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The Supreme Court Rules on Housing Aspects of the NPPF

Executive Summary: The National Planning Policy Framework (NPPF) states that policies for the supply of housing are ‘out of date’ where the planning authority cannot demonstrate a 5 year supply of housing. The Supreme Court has ruled (link) that this only applies to policies concerning the numbers and distribution of new housing and not to policies concerning restrictions on development. This decision preserves Councils’ abilities to protect their local area.

The issues: The issue at question was the scope of paragraph 49 of the NPPF, which states that:

“Policies for the supply of housing should not be considered up-to-date if the local planning authority cannot demonstrate a five-year supply of deliverable housing sites”.

Whether a policy is ‘up to date’ according to the NPPF is of considerable importance as, under paragraph 14, where a policy is not up to date, there is a balance in favour of granting permission for sustainable development. The court considered three approaches to defining which policies are covered by section 49 of the NPFF:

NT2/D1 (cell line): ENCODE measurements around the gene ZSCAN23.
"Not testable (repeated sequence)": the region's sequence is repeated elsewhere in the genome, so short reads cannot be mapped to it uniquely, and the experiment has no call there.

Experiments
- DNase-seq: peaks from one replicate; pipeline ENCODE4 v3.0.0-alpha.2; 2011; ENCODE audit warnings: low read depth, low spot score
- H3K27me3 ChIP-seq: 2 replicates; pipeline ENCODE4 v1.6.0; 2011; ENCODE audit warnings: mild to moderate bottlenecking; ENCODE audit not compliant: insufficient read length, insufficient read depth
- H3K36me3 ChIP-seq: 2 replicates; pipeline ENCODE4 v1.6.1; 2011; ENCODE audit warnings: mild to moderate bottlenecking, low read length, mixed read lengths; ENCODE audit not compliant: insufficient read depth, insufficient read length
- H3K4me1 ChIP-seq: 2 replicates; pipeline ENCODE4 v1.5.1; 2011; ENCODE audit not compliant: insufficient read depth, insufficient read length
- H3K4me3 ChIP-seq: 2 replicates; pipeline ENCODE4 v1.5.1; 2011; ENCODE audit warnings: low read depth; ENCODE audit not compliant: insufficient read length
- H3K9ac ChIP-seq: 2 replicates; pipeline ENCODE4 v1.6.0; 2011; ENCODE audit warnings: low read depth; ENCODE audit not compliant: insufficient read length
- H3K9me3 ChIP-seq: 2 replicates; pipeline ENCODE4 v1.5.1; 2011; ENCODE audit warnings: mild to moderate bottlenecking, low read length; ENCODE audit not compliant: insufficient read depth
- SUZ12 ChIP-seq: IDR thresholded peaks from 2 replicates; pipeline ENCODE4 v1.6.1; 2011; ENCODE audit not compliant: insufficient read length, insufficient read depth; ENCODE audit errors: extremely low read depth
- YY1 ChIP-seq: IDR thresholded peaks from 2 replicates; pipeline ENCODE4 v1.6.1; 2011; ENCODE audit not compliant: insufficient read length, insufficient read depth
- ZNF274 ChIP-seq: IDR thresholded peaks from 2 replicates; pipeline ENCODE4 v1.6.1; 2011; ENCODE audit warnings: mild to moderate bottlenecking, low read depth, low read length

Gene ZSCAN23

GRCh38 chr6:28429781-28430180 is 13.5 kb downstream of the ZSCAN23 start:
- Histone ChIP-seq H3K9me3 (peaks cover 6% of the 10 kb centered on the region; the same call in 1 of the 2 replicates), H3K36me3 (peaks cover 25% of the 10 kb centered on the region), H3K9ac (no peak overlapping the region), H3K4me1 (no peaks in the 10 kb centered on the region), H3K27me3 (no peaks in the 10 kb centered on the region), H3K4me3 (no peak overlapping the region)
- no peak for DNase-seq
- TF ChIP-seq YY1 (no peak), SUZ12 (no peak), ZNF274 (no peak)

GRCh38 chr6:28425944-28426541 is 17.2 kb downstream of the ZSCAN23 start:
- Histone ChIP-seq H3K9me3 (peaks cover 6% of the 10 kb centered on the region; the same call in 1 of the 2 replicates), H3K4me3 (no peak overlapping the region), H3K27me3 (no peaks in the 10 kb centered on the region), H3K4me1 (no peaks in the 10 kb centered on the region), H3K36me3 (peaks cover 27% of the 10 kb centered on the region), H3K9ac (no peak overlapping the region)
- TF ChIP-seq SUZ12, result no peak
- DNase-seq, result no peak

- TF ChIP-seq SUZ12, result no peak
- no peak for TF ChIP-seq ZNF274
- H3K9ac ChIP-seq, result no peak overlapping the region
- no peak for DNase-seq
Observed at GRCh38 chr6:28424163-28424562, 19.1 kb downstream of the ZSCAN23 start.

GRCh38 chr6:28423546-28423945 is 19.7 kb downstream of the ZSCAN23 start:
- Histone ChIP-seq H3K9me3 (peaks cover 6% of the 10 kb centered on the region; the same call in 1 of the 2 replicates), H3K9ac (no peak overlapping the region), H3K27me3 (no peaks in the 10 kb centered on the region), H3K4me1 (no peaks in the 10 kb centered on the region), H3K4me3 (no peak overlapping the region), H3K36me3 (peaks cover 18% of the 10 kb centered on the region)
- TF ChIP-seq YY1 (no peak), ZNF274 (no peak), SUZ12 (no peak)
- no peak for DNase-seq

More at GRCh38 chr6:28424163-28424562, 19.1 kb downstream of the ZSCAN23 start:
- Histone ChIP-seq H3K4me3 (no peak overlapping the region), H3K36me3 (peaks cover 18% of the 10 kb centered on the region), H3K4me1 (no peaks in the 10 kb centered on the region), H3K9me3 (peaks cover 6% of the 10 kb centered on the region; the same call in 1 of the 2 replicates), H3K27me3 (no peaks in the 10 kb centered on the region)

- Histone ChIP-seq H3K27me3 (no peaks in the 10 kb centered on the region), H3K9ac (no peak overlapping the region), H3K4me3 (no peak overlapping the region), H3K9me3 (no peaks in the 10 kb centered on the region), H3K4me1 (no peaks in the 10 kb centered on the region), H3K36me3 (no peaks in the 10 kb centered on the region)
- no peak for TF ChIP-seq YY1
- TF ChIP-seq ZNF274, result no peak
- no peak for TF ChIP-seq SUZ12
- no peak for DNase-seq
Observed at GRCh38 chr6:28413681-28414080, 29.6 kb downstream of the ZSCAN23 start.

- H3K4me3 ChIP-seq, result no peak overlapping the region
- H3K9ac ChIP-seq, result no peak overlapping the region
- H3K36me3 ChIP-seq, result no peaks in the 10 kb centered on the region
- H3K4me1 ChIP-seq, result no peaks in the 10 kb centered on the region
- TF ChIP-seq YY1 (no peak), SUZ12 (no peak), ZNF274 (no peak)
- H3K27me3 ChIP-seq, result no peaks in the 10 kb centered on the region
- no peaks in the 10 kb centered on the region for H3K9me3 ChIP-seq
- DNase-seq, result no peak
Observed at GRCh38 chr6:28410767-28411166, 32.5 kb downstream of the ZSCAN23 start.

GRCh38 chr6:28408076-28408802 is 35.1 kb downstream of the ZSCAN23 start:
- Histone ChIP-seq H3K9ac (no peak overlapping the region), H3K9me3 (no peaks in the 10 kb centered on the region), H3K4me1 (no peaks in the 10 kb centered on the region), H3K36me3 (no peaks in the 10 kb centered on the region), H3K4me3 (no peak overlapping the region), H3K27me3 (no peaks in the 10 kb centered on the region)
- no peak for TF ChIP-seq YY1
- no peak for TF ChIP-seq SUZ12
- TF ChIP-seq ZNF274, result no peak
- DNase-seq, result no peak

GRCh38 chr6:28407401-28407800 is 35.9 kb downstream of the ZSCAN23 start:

1. The narrow definition, limited to policies dealing only with the numbers and distribution of new housing.

  2. The wide definition, which also includes policies which restrain the supply of housing, for example by restricting development in certain areas.

  3. The intermediate definition, which is similar to the wide definition, but excluding policies designed to protect specific areas or features.

The Judgment: The Court ultimately found in favour of the ‘narrow’ interpretation of paragraph 49, noting that the ‘wider’ definition would require that factually up to date non-housing policies be treated as ‘up to date’ solely for the purposes of paragraph 14.

Conclusion: This is a positive decision for Councils who, were a ‘wide’ definition to paragraph 49 to be applied, would see a considerable loss to their ability to enforce their environmental and amenities policies in the face of sustainable development. This decision, however, strikes a balance between the Government’s interest in promoting sustainable development and Councils’ interests in protecting their local area.

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